A recent mobile phone I was given for a review turned out to be a faulty device. While the company immediately sent me a replacement, I did lose some precious photographs and videos taken during the one week that I used the phone.
Thankfully, I had no other important information stored on the device.
But what happens if you actually lose valuable data that was stored on a faulty device? Are you eligible to sue the phone-maker or take any legal action against the company in the UAE?
Not really, says Hamza Saleem, senior research analyst, Mobile Devices at IDC MEA.
“The main issue is the legal accountability for the manufacturers on lost data,” he explained.
“Even when the device has a manufacturing defect out of the box, in most cases the disclaimer that comes with the literature in the box clearly mentions that data loss is not covered under warranty, and that only the hardware is protected.”
Paul Allen, partner and head of the Middle East Intellectual Property and Technology Practice Group at law firm DLA Piper agreed.
“Owners of faulty mobile handsets and other products will be protected to some degree in the UAE by the Consumer Code of Rights issued under Federal Law in 2006, as well as by any relevant contract in place with the manufacturer or equipment supplier,” he said.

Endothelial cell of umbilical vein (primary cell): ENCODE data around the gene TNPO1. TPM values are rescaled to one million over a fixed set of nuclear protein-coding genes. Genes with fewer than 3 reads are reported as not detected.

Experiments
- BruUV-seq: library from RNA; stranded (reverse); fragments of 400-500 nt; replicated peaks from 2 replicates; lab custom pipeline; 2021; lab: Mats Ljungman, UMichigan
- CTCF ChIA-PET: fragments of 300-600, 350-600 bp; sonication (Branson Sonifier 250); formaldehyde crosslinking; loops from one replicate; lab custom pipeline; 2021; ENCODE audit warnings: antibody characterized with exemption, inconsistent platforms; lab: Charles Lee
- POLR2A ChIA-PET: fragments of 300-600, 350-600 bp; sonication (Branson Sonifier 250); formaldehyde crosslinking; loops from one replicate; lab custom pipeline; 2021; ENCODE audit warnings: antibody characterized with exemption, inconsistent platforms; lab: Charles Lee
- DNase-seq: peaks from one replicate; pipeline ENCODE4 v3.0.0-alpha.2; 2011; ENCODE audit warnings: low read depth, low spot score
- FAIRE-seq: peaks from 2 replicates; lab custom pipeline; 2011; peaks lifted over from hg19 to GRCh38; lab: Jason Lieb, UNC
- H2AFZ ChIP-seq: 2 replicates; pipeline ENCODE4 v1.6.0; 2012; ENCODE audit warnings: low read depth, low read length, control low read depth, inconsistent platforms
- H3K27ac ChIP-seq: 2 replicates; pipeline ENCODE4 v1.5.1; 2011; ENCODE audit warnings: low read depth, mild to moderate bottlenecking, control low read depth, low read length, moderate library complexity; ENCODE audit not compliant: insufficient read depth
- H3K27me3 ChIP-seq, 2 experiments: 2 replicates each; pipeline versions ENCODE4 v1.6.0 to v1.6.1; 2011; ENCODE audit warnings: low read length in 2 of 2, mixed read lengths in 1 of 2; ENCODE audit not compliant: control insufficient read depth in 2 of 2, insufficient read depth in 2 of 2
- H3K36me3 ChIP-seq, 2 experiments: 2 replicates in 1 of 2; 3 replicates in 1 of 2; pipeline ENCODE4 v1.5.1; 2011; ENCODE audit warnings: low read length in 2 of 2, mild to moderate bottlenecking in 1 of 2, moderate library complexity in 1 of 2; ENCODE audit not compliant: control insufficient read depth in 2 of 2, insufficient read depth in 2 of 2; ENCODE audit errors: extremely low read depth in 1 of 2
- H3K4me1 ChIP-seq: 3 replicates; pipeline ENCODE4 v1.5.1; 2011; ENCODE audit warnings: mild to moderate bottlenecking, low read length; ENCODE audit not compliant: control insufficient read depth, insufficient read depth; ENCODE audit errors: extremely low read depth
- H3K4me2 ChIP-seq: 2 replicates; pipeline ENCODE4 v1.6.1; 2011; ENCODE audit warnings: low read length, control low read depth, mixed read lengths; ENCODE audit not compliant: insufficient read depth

“The situation with regards to any loss of data is less clear, as no existing laws expressly protect consumers in this situation. Any remedies consumers have may lie in the contracts with their equipment supplier or service providers.”
The only option is for customers to take regular back-ups of all the information on the phone.
“On a corporate device the data is always backed-up and even if you lose the data it can be recovered easily from the server. But when it comes to the consumer market, people need to be a bit more careful, as lost data cannot be replaced if no back-up is done,” said Saleem.
Allen offers the same advise: “While the shifting landscape of mobile technology and the laws that surround it are continuously developing, regionally as well as globally, we would recommend any user of mobile handsets and other technologies holding important data to ensure that they are effectively backed-up in order to minimise risk.”
But it’s not just a problem in the UAE; there have been no claims on a mobile device manufacturer for loss of data across the world, and there are no legal provisions to take these issues to court, stated Saleem.
“To be frank, I think these regulations will never come into existence as most of the vendors have cloud services free of cost to save the data safely. But if the cloud service goes bust then the vendor is liable for loss claims,” he added.